Without a purpose for his life, Otto tried to end his several times. First, he tried hanging, but the weight of his body pulled the noose from the ceiling. Then he tried carbon monoxide poisoning, but frantic banging on his garage door by a neighbor needing to take her husband to the hospital, thwarted that plan.
Next, Otto was ready to throw himself in front of an oncoming train. But another older man fainted on the train platform and fell onto the tracks. That prompted Otto to jump down to save the injured man. Otto was pulled to safety himself with seconds to spare. He became a reluctant hero in the process.
Finally, Otto tried to end his life with a shotgun. However, a knock on the door by one of his wife’s former students who needed a place to stay, startled him, which caused the shots to strike the ceiling instead.
To me, a man of faith, each of Otto’s failed attempts to end his life demonstrated God’s power to carry out his plans by overruling ours when necessary to accomplish his will.
After determining he couldn’t even kill himself, Otto had a change of heart. He discovered there really was a purpose to his life. Through all his ordeals, he realized he could help:
- His wife’s former student get started on a better life.
- His former best friend’s wife fight a medical kidnapping and forced eviction.
- Help his neighbor learn to drive.
- Be a grandfather to three neighbor children.
- Care for a stray cat.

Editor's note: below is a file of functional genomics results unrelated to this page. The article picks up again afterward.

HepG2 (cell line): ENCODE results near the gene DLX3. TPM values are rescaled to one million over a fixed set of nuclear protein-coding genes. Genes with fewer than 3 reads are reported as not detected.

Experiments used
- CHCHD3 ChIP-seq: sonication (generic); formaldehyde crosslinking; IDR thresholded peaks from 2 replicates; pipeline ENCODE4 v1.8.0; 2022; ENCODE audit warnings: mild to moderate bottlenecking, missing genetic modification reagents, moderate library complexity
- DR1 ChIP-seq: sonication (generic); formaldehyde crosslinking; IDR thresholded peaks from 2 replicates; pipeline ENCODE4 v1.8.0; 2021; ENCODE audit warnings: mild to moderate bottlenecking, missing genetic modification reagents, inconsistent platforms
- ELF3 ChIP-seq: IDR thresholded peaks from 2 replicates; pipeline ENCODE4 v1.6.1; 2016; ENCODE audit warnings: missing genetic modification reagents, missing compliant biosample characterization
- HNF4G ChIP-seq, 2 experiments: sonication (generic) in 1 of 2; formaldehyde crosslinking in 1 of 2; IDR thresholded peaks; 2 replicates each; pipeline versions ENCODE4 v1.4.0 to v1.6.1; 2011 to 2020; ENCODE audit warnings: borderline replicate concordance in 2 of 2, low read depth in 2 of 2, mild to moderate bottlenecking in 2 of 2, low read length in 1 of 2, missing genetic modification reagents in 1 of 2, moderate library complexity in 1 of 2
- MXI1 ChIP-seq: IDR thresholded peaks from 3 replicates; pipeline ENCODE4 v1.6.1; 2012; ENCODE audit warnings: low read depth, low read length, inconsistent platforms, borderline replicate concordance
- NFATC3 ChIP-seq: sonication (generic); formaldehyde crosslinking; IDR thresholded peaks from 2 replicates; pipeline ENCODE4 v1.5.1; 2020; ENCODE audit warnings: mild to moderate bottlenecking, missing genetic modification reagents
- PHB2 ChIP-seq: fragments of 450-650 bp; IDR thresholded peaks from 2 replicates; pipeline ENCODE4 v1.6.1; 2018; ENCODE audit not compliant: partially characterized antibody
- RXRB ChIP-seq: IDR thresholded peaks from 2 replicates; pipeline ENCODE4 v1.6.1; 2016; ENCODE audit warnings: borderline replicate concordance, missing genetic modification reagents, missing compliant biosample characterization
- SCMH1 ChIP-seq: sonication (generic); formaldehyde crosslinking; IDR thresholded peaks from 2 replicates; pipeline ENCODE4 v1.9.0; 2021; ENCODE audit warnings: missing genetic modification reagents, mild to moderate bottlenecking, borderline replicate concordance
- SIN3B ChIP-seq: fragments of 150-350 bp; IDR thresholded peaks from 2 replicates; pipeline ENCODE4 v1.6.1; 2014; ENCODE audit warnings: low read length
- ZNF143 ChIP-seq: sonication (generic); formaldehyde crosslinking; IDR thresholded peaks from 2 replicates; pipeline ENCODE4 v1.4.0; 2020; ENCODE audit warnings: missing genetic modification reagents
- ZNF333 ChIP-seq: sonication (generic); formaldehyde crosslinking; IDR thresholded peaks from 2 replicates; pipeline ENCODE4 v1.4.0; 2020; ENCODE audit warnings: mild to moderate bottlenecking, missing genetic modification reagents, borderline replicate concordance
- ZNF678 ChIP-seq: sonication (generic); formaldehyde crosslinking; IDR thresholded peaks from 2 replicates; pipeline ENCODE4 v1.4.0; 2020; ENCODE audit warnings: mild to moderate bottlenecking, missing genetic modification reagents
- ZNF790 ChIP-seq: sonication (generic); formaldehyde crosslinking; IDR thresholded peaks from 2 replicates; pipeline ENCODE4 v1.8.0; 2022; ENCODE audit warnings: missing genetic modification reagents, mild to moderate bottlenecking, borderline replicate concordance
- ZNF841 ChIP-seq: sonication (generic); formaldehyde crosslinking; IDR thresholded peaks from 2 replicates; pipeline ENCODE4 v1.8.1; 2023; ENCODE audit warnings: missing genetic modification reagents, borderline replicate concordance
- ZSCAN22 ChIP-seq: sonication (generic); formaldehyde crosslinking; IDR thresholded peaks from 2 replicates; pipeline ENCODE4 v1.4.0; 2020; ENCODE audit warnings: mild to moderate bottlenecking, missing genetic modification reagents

Although he never gave up enforcing rules and continued to “go on his rounds” every day, he served other people. Love returned to his heart and he brought clear value to their lives.
My key takeaways from this outstanding movie were:
- A purpose is essential for happiness and fulfillment for people over 50.
- Purpose must bring value to other people for it to have value to you.
- Enforcing rules may seem like a purpose, but it doesn’t help anyone. Therefore, it’s unfulfilling. It is only when whatever we do with our lives works to touch someone else in a positive way, that we realize our lives have genuine purpose.
- You must act on your dreams today because someday may never arrive. Life has a horrible way of disrupting our plans.
- Regardless of how painful your life has been or is today, someone else in your circle of influence likely needs help too. In fact, they may need it even more than you do.
- You don’t need money to impact the lives of others. Simply sharing your knowledge, skills, experience and attention can be a significant contribution.
- Being around children has a magical way of making us feel and act younger than we are.
I plan to buy this movie as soon as it’s available on March 14, 2023. The movie is based on a 2012 book titled A Man Named Ove, which was written by Fredrick Bachman. I strongly encourage anyone over 50 to watch the film or read the book.
Here is the official trailer:
After closing his business and enduring several painful years of uncertainty regarding what to do with his life, Greg founded Forward From 50 to help men and women over 50 to live more purposeful lives by pursuing things they are passionate about. A Wisconsin native, Greg currently lives in Arizona.